The Prison Healer by Lynette Noni

Seventeen-year-old Kiva Meridan has spent the last ten years fighting for survival in the notorious death prison, Zalindov, working as the prison healer.

When the Rebel Queen is captured, Kiva is charged with keeping the terminally ill woman alive long enough for her to undergo the Trial by Ordeal: a series of elemental challenges against the torments of air, fire, water, and earth, assigned to only the most dangerous of criminals.

Then a coded message from Kiva’s family arrives, containing a single order: “Don’t let her die. We are coming.” Aware that the Trials will kill the sickly queen, Kiva risks her own life to volunteer in her place. If she succeeds, both she and the queen will be granted their freedom.

But no one has ever survived.

With an incurable plague sweeping Zalindov, a mysterious new inmate fighting for Kiva’s heart, and a prison rebellion brewing, K

Kiva can’t escape the terrible feeling that her trials have only just begun.

“There is nothing I can tell you that will prepare you for what you’re about to experience, I’m sorry, that’s just the reality of Zalindov. This place will test you to your limits and beyond. But it’s not impossible to survive it. I’m living proof of that.”

This was one incredibly dark yet intriguing book that I appreciate having the opportunity to read prior to its publication date.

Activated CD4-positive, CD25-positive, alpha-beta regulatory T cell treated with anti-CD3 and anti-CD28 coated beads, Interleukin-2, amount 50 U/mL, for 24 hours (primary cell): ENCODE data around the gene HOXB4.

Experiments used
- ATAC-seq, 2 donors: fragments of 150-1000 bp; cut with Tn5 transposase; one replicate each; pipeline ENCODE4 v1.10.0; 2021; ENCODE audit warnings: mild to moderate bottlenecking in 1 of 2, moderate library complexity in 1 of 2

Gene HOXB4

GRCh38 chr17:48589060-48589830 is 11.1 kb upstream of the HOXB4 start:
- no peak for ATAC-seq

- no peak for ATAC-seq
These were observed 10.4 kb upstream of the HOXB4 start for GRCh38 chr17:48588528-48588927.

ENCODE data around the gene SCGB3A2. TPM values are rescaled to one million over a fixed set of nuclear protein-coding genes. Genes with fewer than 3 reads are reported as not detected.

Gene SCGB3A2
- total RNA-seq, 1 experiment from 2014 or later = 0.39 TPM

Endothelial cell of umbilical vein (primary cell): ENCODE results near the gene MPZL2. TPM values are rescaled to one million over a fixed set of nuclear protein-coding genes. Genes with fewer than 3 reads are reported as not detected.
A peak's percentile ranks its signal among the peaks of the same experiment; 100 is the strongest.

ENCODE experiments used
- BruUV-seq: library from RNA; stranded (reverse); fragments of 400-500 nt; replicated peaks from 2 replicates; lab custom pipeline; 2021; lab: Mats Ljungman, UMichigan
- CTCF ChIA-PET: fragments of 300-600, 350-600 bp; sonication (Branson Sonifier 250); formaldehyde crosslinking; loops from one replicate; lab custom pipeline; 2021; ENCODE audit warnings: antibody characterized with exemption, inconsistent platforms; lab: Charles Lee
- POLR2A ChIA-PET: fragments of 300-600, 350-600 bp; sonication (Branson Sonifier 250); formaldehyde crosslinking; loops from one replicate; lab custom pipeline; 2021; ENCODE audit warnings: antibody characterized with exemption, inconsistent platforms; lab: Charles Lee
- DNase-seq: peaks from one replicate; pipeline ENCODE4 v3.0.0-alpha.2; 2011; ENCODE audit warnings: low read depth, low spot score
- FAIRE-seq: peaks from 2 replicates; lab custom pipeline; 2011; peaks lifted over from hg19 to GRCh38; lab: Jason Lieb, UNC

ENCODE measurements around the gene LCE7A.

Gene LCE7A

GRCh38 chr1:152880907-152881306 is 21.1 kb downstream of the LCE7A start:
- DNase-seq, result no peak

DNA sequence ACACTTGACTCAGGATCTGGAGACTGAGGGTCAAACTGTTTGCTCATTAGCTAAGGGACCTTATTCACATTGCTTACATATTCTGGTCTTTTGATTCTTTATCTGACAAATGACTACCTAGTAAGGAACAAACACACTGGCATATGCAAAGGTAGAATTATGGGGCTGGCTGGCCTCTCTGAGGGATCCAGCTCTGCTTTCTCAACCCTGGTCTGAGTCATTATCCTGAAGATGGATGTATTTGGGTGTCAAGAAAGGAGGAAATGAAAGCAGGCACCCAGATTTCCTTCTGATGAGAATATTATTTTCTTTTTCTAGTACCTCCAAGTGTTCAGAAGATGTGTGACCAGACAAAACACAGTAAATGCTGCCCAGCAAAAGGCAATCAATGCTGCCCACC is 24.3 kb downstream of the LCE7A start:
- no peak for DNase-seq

Normally I cannot stomach a book with such dark themes however being a well crafted fantasy book, I was able to get through to the end. The book is well structured and very addictive, I found myself caring about the characters and wanting to know what happens to the characters right to the end – especially Tipp, whom we get to meet in the beginning of the book. I do have to advise of trigger warnings as this book is indeed a very dark tale with essence of war, abuse, torture and violence within the prison.

Kiva is a great character to follow. I felt she was strong, compassionate and I was able to connect with her emotions. Kiva does her best to navigate day to day inside the horrors of Zaindon – the Prison where this story takes place, a dark place where no one leaves unless in a box and really brings to mind a concentration camp during the Holocaust. Kiva is there from a very young age, so she virtually grows up in the prison however she finds a sense of purpose and strength as she becomes The Prison Healer. I admired how she interacts with the other characters we meet: Jaren, Tipp and Naari.